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The Daily Wildcat

 

    “Bacteria, spiders share toxin”

    Matthew Cordes, an assistant professor in biochemistry and molecular biophysics helped to discover a common link between a toxin in spider venom and bacteria. (Photo by Chris Coduto/Arizona Daily Wildcat)
    Matthew Cordes, an assistant professor in biochemistry and molecular biophysics helped to discover a common link between a toxin in spider venom and bacteria. (Photo by Chris Coduto/Arizona Daily Wildcat)

    The Amazing Spider-Man may be science fiction, but a UA scientist’s discovery of a genetic link between spiders and bacteria is grounded in scientific fact.

    Matt Cordes, an assistant professor in biochemistry and molecular biophysics, and Greta Binford, a biology professor at Lewis and Clark College, have proved certain brown spiders and bacteria share a common toxin.

    Cordes and Binford’s research proves a lateral gene transfer (LGT) between spiders of the genus Loxosceles, which include the brown recluse, and a strain of bacteria known to cause illnesses in farm animals.

    The toxin in question is a component of spider venom that can cause necrotic skin lesions and is only found in the spiders and the pathogenic Corynebacteria, according to Cordes and Binford’s findings.

    The research shows that two organisms, even with different cellular make-up, can feed off each other’s attributes to survive, Cordes said.

    “”The big lesson is nature will tend to reuse what it already has for different purposes rather than reinvent the wheel,”” Cordes said.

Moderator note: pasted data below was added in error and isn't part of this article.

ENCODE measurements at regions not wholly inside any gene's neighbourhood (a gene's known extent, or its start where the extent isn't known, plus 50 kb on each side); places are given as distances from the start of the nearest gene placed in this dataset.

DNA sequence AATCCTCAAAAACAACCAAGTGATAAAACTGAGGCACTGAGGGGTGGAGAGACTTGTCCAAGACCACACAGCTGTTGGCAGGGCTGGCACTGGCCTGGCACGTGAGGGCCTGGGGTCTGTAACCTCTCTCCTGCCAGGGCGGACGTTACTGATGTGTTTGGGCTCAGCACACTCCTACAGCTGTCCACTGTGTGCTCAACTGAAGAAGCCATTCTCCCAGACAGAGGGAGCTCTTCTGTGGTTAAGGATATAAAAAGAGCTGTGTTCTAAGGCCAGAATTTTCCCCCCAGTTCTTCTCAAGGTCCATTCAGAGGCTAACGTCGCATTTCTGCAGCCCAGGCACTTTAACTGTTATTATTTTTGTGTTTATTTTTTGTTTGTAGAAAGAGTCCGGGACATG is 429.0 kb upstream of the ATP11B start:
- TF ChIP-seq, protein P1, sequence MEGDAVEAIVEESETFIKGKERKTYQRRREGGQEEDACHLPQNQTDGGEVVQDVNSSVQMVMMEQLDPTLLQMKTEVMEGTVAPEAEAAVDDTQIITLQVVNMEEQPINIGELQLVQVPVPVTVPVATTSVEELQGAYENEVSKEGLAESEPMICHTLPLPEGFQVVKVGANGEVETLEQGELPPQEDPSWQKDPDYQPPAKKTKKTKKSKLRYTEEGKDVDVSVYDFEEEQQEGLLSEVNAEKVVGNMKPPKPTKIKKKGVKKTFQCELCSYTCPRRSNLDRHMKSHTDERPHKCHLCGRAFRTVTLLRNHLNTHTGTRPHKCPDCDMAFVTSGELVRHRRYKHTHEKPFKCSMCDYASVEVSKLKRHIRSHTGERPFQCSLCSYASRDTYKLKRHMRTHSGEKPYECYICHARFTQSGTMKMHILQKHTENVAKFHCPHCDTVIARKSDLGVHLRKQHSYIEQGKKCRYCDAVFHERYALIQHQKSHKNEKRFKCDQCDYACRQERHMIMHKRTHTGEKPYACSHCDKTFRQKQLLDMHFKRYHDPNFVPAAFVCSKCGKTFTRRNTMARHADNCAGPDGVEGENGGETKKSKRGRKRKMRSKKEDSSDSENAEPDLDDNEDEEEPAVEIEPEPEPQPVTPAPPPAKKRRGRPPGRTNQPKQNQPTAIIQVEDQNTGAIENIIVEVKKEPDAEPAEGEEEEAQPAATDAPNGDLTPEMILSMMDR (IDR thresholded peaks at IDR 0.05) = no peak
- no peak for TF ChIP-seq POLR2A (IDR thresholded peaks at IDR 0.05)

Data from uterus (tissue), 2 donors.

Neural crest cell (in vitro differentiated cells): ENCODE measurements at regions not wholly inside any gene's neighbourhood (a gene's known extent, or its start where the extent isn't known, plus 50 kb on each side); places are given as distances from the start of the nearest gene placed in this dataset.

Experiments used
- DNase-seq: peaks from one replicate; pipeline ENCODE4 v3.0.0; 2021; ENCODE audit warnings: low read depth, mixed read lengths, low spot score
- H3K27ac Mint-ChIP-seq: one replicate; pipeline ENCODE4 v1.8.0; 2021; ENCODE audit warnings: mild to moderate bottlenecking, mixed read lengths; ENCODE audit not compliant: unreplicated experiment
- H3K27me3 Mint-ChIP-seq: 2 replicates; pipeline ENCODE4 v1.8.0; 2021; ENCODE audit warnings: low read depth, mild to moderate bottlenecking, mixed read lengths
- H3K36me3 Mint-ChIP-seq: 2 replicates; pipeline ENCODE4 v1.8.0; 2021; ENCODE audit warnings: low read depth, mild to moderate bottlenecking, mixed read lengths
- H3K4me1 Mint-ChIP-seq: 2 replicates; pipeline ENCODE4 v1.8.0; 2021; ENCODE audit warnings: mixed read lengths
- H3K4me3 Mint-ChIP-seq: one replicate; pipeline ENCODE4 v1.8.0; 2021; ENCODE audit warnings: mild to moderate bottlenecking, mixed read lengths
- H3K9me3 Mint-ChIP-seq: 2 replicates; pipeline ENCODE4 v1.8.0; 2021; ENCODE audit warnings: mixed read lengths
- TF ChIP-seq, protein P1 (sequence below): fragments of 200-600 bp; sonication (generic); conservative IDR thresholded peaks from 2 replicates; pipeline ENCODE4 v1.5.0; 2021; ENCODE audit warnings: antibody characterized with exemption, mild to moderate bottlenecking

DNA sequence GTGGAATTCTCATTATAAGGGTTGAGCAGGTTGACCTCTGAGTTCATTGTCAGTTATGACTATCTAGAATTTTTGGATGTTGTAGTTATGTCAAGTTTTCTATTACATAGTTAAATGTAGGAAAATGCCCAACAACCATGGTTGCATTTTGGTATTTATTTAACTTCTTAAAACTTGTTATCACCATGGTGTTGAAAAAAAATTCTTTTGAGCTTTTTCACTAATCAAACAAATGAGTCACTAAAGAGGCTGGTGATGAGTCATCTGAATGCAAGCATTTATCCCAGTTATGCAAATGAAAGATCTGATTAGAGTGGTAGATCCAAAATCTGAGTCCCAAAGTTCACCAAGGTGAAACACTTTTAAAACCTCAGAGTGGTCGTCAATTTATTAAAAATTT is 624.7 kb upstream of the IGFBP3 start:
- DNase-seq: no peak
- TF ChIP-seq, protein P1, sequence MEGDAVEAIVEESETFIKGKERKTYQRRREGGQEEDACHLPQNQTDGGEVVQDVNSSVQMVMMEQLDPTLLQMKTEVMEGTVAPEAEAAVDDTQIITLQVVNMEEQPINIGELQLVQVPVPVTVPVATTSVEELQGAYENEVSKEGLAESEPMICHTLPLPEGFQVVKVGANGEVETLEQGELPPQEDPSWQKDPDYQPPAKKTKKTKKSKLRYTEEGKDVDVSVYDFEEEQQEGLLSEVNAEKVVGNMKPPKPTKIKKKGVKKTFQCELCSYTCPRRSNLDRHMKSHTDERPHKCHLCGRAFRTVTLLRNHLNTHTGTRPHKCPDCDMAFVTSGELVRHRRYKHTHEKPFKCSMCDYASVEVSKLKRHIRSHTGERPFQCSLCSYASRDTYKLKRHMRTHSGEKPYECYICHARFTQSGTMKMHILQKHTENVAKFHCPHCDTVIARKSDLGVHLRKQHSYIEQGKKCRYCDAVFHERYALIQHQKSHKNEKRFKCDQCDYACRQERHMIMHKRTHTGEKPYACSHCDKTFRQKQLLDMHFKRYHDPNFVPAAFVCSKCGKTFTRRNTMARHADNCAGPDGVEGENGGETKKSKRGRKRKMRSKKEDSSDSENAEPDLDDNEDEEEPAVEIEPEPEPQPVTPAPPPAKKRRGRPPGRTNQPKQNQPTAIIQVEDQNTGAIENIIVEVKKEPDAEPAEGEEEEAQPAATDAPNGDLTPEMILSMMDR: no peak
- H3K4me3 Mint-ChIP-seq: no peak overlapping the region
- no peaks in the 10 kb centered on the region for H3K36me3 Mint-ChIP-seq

The findings of the research are also important because they can be used to develop a molecule that will block out the harmful toxin, Cordes said.

    As for the field of genetic research, taking attributes from one animal and putting them in another is still many years away, Cordes said

    An LGT occurs when two organisms of a different species share bits of DNA, which is then passed to the next generation, said Howard Ochman, a professor of biochemistry and molecular biology.

    A vertical gene transfer is more common and occurs when two parents of the same species produce an offspring that shares the DNA of the parents, Ochman said.

    Lateral gene transfers are common among bacteria, but rare between bacteria and eukaryotes, or organisms with complex cells such as plants, animals and fungi, Ochman said.

    Cordes said it is unknown which direction the transfer originally occurred because both the spider and bacteria have a narrow ancestry. Normally during LGT, the organism with the wider ancestry is the original transferor.

    Binford said a spider-to-bacteria transfer is more likely because the bacteria’s cells do not have a protective membrane around them as found in spider cells.

    Cordes said there are many theories as to how this gene transfer occurred.

    “”When you have a transfer like this, it

    usually suggests some kind of contact between the species,”” Cordes said.

    A fly carrying the bacteria could’ve been consumed by the spider or the spider could’ve bitten a mammal infected with the bacteria, Cordes said.

    “”The most important thing is we can imagine scenarios that can happen,”” Binford said.

    Two years were spent trying to understand the relationship between the two organisms, but the actual analysis only took a few weeks, Binford said.

    Cordes said his background in proteins and Binford’s background in spiders helped make this discovery.

    “”She and I saw an opportunity to put our heads together to solve a problem that neither one of us could’ve,”” Cordes said.

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